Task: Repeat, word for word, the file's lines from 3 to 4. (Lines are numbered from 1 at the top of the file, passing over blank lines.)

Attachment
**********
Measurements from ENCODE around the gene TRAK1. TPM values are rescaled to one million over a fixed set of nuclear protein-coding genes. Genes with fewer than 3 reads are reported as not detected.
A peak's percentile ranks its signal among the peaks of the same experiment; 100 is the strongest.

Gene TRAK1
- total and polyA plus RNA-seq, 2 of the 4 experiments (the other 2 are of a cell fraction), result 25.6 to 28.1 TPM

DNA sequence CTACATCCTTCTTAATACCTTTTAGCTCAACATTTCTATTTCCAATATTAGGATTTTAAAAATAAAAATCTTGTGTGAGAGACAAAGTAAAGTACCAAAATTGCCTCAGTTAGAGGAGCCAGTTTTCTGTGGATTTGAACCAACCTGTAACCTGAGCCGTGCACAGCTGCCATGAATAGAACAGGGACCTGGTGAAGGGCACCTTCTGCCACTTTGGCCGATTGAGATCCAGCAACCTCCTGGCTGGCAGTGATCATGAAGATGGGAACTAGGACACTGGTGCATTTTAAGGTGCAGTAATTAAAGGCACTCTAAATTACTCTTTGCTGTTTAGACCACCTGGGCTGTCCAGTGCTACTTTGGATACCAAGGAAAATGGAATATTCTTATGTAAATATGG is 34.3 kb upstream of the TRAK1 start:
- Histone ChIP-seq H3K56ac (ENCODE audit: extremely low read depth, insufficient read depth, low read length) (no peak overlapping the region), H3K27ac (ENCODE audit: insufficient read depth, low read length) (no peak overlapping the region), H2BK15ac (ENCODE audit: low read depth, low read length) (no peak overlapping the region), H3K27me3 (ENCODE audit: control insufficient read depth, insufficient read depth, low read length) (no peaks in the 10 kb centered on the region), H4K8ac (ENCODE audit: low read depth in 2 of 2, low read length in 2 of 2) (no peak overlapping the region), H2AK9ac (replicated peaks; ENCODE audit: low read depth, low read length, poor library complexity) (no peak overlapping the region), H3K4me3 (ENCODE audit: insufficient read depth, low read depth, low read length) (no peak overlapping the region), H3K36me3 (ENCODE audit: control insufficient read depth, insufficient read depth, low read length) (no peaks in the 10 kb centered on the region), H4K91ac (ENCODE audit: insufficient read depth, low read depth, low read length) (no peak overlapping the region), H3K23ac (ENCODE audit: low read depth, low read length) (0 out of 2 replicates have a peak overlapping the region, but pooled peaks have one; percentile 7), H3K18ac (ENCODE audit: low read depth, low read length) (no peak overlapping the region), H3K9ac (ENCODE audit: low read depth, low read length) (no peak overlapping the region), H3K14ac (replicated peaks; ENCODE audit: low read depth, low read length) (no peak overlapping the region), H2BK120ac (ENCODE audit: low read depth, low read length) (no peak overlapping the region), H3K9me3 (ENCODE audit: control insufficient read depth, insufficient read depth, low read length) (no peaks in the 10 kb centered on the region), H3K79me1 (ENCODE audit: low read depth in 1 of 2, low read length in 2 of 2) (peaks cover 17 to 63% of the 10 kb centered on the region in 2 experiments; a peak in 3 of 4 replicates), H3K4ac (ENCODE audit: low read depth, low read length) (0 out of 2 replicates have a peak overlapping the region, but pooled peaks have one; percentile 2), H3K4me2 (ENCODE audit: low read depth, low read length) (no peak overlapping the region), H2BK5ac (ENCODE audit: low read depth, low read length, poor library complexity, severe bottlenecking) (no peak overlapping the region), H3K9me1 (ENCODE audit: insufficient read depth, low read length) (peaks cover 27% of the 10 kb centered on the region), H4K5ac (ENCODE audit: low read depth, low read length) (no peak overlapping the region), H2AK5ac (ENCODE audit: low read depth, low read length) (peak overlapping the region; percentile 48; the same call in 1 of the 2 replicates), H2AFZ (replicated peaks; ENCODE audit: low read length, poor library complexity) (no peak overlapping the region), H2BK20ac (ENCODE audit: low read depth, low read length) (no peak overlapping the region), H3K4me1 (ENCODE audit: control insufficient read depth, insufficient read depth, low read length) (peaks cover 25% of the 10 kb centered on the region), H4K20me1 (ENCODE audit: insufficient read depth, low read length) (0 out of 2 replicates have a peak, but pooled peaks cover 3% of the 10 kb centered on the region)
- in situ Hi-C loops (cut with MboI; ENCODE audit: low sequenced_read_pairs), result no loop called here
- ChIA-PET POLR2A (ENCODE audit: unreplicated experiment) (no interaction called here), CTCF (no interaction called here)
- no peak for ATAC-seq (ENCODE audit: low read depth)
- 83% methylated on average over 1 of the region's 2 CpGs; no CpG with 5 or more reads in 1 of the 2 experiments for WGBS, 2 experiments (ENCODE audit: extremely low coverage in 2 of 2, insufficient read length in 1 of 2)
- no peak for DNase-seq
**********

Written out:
Gene TRAK1
- total and polyA plus RNA-seq, 2 of the 4 experiments (the other 2 are of a cell fraction), result 25.6 to 28.1 TPM